Again, note that these time reflect the performance of Time Capsule with little background competition from other clients. As multiple devices or background activities consume its wireless bandwidth, the performance of wireless networking will rapidly fall in comparison to wired clients, so while stringing cables can be unnecessary in an AirPort home, a small office using Time Capsule might want to diversify their network with an Ethernet backbone to support non-mobile clients.
Real World Tests: WiFi 802.11n vs WiFi 802.11g
Unlike the wireless networking tests, copying files over Ethernet resulted in far more consistent test results; there was no significant divergence between test times as there was when testing wireless connections. The variable results related to wireless networking times also suggests why reviewers reported a wide difference in the usefulness of wireless disk sharing on the MacBook Air.
With a poorly configured network, even 802.11n can be unusable slow, and in our tests, even older 802.11g devices could beat it in copy times. Set to optimize data throughput, base stations using a wide 40 MHz channel of the 5 GHz band should greatly improve the experience of users tied to WiFi, particularly Air users.
What about older clients that can't wring the wide channel performance from 5 GHz 802.11n networks? Using a PowerBook G4 with 802.11g, it took 7:21 minutes to copy the test files to Time Capsule, and that was through a secondary 802.11g router connected to the Time Capsule via Fast Ethernet.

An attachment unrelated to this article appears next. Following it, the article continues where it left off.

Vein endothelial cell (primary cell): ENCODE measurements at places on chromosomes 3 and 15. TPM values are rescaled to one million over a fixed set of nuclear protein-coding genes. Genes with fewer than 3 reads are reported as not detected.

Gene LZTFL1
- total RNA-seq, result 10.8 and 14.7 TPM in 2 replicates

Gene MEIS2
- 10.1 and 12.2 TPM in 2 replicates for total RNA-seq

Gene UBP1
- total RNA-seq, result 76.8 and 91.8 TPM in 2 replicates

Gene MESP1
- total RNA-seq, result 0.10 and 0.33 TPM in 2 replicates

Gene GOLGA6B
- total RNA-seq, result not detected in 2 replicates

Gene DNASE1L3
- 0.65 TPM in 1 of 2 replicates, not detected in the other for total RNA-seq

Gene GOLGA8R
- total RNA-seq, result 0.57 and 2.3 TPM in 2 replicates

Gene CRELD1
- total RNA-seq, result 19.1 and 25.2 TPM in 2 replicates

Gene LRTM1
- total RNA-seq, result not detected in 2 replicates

That's no match for the 2 to 3 minute average of 802.11n in ideal settings using wide channels, but is actually better than the default configuration times experienced with 802.11n out of the box in b/g compatibility mode. The sweet spot of wireless networking is clearly targeted on 802.11n, but earlier devices can make reasonable use of Time Capsule and Airport Extreme shared drives.
The main advantage of upgrading to 802.11n for users with mixed wireless equipment is signal range; 802.11n devices use MIMO antenna technology to dramatically expand the coverage area of a base station. Even in situations where 802.11n isn't demonstrably faster than 802.11g, its wider range of coverage means the signal will not only be accessible to a greater area, but its speed will also hold up better on the peripheral edges of service.
Once you upgrade enough of your wireless devices to move to 802.11n exclusively (or create a hybrid base station network as described earlier with dedicated 802.11n service), you can take advantage of the other 802.11n trick: wide channels in the 5 GHz band that supply a major boost in network speed. Don't tell your neighbors or they'll flock into the 5 GHz band behind you and turn it into the same overpopulated wasteland that currently plagues many 2.5 GHz WiFi users in urban areas. Also note that in mixed mode, 802.11n networks momentarily slow down to g or even b speeds when older devices are actively transmitting data on the network.
The next segment will look at how the wired and wireless networking of Time Capsule and AirPort Extreme compares against performing Time Machine backups to a directly connected USB drive.
Previous articles related to Time Capsule and its AirPort Extreme cousin:
Exploring Time Capsule: WiFi 802.11n and the 5GHz band
Exploring Time Capsule: theoretical speed vs practical throughput
Exploring Time Capsule: how it fits into Apple's AirPort family
An in-depth review of Apple's 802.11n AirPort Extreme Base Station
Apple Time Capsule unboxing and preview
A Look Inside Apple's New Time Capsule
Answers to Time Capsule reader questions